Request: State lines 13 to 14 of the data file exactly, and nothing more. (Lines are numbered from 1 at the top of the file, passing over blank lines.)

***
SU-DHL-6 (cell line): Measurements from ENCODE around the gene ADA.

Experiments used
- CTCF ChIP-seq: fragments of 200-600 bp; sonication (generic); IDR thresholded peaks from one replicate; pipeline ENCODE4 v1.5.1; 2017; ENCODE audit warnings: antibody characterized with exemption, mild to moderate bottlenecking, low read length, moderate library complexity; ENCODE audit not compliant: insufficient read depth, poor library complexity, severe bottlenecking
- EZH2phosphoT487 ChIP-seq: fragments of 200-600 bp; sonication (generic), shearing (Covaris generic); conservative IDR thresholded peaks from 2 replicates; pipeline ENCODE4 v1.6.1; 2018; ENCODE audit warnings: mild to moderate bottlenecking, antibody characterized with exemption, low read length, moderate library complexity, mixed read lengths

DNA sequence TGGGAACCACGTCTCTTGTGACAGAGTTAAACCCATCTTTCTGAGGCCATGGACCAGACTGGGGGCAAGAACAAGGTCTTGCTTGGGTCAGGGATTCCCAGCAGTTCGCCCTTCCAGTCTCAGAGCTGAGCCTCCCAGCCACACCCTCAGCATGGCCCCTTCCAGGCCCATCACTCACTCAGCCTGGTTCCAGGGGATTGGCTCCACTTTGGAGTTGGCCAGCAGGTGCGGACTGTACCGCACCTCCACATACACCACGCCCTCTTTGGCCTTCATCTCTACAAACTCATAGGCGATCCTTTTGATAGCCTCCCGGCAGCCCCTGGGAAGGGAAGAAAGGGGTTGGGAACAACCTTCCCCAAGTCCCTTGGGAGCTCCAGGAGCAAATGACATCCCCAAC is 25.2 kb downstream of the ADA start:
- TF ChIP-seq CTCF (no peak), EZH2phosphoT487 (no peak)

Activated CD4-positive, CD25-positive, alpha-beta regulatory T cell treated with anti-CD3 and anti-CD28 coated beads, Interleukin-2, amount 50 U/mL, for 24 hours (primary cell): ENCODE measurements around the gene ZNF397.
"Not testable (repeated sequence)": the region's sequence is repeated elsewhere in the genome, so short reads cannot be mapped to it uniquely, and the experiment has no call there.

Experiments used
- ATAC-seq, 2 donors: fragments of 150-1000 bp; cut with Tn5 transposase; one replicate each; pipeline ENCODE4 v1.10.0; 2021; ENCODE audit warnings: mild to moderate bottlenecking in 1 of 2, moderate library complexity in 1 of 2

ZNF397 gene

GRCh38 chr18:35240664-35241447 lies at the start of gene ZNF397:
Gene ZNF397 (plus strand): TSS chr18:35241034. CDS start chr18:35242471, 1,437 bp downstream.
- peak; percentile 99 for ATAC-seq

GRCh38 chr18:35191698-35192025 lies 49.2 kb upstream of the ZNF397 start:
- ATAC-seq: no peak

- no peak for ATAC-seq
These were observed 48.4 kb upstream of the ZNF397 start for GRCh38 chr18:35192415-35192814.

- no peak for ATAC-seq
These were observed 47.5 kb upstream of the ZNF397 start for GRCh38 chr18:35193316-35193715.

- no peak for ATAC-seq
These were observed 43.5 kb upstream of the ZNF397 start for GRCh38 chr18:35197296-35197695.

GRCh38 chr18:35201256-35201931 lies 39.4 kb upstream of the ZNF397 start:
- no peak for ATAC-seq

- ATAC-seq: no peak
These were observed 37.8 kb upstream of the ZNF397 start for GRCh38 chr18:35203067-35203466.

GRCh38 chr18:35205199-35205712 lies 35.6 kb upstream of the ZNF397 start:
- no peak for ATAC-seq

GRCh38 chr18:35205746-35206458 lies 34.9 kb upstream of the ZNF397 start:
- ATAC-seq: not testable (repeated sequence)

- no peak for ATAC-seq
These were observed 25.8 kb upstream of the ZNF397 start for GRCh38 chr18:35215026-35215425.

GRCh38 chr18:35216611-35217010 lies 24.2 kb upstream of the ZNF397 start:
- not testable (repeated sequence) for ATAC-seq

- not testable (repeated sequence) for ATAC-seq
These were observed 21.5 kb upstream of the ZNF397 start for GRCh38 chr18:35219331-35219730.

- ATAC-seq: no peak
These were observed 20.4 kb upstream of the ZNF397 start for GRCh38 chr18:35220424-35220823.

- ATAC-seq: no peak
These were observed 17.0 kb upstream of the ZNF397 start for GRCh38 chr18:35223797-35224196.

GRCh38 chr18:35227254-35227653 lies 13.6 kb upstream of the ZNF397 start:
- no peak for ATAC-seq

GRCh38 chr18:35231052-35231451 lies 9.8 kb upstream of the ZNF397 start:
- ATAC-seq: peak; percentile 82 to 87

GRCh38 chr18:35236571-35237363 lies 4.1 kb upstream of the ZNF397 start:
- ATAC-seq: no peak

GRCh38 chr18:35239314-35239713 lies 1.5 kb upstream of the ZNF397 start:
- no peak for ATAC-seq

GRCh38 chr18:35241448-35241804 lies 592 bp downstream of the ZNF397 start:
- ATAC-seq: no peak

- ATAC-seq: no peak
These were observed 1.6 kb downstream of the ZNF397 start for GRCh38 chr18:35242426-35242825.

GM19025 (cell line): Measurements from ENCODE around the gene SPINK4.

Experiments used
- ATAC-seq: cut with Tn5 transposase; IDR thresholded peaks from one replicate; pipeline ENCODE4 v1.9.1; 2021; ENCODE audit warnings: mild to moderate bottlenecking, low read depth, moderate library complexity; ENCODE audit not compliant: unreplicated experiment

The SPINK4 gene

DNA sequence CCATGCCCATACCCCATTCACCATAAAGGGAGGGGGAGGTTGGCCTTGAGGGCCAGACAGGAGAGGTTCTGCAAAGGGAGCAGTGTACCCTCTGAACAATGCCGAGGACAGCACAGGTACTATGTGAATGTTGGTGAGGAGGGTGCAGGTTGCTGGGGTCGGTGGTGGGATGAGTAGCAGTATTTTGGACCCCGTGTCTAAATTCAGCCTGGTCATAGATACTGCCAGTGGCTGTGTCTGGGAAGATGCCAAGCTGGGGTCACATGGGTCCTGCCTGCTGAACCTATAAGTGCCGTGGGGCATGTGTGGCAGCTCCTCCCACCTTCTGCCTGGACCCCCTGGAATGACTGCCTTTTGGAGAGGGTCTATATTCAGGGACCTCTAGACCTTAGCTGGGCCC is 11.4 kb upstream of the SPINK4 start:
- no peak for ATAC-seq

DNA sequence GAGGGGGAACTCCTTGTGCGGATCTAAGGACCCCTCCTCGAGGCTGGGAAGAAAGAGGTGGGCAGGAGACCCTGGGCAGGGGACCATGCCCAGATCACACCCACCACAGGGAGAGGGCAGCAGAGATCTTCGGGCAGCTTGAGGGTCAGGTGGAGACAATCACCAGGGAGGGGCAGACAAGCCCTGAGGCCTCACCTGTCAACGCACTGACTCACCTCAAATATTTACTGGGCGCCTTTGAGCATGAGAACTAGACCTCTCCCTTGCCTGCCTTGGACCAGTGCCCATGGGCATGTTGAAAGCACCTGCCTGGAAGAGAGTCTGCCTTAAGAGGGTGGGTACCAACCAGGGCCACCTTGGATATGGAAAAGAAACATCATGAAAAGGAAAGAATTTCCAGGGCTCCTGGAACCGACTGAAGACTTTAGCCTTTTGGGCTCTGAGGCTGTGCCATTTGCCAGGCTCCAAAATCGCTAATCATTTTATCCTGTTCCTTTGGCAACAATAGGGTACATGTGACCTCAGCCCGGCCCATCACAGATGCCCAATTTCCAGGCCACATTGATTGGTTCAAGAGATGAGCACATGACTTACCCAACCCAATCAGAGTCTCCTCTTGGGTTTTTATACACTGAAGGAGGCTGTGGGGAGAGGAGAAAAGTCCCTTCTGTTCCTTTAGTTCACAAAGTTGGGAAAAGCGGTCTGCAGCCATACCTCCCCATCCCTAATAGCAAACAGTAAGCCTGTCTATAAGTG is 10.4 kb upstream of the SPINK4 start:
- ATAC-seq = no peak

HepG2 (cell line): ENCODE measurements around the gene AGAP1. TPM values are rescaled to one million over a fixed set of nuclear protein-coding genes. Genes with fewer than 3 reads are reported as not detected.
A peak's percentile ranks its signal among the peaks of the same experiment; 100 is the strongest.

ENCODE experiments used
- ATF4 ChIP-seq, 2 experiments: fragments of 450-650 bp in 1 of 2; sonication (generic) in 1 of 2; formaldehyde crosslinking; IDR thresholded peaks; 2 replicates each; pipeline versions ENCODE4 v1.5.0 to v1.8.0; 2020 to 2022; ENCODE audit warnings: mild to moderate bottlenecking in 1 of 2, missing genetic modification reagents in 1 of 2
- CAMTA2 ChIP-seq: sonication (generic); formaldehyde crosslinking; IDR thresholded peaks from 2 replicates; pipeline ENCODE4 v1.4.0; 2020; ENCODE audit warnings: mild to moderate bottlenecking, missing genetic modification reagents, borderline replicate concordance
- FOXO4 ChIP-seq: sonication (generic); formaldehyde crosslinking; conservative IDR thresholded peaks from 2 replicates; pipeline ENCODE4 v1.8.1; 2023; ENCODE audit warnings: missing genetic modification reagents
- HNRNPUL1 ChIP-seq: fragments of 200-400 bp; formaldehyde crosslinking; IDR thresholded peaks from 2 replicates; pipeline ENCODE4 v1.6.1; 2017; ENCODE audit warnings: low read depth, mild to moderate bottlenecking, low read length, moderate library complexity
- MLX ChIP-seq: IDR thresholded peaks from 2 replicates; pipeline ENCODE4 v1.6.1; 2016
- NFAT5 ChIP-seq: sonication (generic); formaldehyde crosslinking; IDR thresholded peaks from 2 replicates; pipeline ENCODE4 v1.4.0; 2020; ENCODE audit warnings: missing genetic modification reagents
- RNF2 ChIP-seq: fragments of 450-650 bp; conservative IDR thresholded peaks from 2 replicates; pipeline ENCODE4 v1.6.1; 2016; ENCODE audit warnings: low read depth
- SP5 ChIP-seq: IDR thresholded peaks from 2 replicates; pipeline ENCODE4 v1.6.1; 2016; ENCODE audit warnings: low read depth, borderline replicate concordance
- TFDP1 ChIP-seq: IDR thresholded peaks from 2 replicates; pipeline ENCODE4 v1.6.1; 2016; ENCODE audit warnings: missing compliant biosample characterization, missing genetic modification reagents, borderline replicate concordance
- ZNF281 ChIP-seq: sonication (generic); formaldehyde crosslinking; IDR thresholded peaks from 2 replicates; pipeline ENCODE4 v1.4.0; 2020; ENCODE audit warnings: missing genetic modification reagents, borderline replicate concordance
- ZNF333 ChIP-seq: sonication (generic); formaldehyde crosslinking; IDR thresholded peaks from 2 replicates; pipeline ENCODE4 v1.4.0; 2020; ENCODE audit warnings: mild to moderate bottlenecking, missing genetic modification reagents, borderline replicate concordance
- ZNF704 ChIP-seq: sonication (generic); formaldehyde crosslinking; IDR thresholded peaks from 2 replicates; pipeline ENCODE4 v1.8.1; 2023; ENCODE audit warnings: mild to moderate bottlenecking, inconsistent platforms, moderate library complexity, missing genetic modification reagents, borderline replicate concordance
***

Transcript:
Gene ZNF397 (plus strand): TSS chr18:35241034. CDS start chr18:35242471, 1,437 bp downstream.
- peak; percentile 99 for ATAC-seq